Also lots of other things, like how much I should trust my own judgement vs. relying on tradition and well-established norms. It's not like this single piece of information would totally dominate my considerations, but it would add up to a general self-model that might include realizing that I am likely to be wrong when challenging tradition and established rules, and having a higher IQ should make me at least a bit bolder in challenging existing rules, since I would be more likely to actually get it right.
Also simple other things, like how much effort to put into getting high SAT scores, which would determine lots of college admissions (or whatever my local country's equivalent of the SAT is). I would be more hesitant to switch professions, since I would expect to be less good at learning new skills than other people.
(Note: Thrasymachus's response gets the basics right, in that I would expect most people to have a pretty good guess of their broad competence already. Knowing your IQ score is unlikely to be the most critical piece of evidence you will get on that, but if it's really out of line with all the other evidence you have about yourself, then I would pay attention to that and try to figure out what's up.)
If an IQ test came back significantly higher than I expect, then I'd start to think I'm underperforming my potential, and I'd look for reasons for that. Perhaps there are skills missed by the test that I'm unusually weak on, like maybe I give up quicker than average if I find something hard. Then I can work on those skills, or position myself to avoid relying on them.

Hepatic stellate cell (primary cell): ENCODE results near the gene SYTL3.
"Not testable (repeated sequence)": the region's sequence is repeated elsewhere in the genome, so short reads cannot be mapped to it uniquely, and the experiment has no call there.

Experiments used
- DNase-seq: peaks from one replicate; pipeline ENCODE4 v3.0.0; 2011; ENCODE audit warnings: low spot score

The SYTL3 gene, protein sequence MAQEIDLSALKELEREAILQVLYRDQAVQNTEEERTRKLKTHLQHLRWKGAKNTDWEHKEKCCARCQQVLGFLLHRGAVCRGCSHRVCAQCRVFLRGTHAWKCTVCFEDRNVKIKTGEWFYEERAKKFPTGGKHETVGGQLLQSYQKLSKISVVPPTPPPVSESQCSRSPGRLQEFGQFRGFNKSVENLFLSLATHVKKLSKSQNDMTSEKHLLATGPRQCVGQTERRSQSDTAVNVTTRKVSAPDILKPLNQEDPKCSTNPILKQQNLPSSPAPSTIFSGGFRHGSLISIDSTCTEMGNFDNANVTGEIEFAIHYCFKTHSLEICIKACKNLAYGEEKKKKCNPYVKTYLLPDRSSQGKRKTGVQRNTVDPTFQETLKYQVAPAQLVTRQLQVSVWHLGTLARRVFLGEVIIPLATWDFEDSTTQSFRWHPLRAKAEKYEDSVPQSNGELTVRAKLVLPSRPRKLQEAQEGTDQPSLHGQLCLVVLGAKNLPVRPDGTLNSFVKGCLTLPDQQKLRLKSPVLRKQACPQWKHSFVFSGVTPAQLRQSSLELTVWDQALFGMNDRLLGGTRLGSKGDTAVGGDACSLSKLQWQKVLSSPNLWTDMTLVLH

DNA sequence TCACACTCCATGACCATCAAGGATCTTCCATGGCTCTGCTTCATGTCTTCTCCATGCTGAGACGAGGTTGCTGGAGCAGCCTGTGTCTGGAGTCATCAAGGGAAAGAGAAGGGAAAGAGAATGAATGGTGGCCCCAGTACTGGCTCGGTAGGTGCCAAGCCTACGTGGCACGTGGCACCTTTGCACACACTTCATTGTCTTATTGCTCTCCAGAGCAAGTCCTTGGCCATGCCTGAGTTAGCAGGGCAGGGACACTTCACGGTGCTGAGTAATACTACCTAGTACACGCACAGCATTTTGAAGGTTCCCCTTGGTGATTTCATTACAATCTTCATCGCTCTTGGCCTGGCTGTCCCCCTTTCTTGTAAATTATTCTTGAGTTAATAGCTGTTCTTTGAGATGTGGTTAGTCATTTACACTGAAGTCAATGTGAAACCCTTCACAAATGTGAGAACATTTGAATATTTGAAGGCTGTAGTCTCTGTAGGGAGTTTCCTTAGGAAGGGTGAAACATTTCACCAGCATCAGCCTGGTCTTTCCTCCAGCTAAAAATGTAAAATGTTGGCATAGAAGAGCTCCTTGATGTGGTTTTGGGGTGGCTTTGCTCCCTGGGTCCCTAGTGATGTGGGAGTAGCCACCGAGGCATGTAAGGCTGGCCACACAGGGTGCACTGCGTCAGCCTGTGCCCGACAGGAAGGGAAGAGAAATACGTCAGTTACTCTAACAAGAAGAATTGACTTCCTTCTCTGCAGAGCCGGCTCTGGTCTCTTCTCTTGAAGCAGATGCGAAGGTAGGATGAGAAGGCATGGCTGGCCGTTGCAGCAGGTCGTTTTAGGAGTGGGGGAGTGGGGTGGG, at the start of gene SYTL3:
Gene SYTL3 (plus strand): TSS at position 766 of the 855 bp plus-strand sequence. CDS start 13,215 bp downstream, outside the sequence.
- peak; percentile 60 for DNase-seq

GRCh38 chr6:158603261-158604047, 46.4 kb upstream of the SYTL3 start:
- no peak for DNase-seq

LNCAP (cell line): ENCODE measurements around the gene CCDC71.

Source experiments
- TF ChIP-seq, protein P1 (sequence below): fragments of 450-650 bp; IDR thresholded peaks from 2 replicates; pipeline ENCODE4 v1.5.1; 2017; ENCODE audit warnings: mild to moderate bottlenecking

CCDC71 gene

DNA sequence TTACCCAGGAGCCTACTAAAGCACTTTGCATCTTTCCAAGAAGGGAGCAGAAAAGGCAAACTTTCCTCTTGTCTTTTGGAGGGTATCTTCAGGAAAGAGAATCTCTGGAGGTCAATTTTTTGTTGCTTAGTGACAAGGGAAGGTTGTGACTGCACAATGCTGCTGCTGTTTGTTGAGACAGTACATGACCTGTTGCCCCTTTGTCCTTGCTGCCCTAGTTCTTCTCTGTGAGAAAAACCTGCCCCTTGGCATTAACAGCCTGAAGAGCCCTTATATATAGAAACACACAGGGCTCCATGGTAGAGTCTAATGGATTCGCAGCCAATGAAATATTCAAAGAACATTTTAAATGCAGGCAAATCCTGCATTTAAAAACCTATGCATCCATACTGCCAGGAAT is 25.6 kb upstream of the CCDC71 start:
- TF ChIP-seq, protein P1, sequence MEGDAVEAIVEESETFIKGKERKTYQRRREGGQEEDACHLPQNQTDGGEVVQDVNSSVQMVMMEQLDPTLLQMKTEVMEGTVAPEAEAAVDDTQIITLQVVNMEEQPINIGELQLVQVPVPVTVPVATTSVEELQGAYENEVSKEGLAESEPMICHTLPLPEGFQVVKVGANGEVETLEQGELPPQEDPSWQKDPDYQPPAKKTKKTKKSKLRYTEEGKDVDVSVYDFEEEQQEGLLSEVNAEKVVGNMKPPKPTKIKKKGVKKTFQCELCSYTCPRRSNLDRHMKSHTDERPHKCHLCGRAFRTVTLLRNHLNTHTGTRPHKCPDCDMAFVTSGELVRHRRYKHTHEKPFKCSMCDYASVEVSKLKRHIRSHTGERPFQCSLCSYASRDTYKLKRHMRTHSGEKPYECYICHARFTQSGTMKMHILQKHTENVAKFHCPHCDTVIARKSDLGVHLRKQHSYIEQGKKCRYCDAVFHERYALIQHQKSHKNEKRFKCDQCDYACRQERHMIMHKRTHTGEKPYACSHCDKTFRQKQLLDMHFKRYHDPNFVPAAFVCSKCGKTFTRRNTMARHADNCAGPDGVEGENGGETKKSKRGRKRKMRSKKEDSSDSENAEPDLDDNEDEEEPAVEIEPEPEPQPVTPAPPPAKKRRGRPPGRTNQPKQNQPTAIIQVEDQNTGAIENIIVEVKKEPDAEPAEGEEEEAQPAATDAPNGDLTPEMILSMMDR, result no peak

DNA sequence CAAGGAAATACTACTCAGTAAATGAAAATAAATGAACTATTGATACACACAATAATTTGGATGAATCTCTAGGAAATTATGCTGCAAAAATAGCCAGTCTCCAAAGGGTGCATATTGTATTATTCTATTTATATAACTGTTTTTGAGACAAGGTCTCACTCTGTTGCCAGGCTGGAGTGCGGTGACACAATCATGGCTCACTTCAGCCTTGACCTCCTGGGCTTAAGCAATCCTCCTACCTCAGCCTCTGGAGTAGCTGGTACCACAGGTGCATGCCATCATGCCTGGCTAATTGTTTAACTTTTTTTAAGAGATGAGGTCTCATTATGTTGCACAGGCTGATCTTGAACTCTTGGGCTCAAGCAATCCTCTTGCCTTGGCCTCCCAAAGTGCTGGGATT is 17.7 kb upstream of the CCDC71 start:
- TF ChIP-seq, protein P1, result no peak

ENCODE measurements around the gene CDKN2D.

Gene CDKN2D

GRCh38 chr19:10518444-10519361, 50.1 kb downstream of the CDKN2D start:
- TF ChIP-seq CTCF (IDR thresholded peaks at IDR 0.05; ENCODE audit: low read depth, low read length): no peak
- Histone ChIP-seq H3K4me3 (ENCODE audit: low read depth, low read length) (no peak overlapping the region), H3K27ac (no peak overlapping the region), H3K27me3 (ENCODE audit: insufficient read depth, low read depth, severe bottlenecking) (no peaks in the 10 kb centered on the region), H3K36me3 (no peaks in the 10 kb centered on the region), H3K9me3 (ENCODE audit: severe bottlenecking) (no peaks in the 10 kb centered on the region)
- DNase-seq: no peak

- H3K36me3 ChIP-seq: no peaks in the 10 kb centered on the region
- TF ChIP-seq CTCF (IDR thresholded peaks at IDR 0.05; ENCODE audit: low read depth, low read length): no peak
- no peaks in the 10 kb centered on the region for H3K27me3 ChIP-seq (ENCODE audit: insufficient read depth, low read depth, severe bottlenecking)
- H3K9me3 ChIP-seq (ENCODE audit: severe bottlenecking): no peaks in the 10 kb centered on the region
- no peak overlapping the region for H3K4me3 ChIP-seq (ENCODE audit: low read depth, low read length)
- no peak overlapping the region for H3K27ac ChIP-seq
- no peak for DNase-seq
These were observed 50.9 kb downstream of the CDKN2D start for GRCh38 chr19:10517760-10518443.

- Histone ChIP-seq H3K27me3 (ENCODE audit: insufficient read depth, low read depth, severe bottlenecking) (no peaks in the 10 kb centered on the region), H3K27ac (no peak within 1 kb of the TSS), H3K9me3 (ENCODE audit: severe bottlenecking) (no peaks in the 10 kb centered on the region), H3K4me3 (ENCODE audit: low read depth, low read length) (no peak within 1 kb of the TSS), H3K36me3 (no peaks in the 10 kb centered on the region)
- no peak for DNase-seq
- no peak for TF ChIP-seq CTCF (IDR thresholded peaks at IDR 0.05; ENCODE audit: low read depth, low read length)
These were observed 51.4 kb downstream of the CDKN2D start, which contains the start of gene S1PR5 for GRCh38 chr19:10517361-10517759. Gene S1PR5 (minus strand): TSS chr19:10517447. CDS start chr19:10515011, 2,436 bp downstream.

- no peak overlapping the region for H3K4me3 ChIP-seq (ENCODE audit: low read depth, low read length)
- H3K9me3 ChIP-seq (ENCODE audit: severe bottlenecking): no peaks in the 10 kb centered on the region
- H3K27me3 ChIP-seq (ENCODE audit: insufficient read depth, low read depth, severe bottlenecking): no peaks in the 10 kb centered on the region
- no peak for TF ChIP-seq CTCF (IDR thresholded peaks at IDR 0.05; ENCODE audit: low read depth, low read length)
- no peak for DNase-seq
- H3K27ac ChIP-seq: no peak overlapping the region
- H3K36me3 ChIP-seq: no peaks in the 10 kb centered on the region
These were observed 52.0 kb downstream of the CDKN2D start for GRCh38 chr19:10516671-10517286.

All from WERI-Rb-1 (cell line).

Conversely, if it came back lower than I expect, I'd think that perhaps I'm unusually strong in those skills, and I'd be able to position myself to take advantage of them.
If an IQ test told me that I have an IQ of 90... and if I would have a good reason to believe the test's reliability... I would be extremely confused.
An IQ test giving me a result of 140 or higher, really wouldn't do anything useful, but that's because I already know. (Telling you an information you already know is useless. That doesn't mean the information was useless in the first place; just that its another repetition is.)
For me, knowing of my high IQ provided partial explanation to things I perceived in my life. (It was not a full story of course; one needs to also take into account high neuroticism, and probably some undiagnosed autism. But again; knowing about these concepts further improved my self-understanding.) Such as "why are most people so uninterested in things that I find fascinating?" or "why is learning at school so easy to me, except for subjects that are mostly memorization?". Or "where could I find people similar to me?".
There were alternative explanations, such as "the topics I am interested in are inherently weird" or "learning is easy to me because I spend a lot of time reading stuff", which seemed to almost fit, but not completely. (For example "because I read stuff" is yet another thing that needs to be explained; why I like reading about things, but most kids don't?)
On SSC, someone claimed it helped show that lead poisoning was a problem.
Those studies aren't done on an individual level. It has little to do with the usefulness to know your own IQ.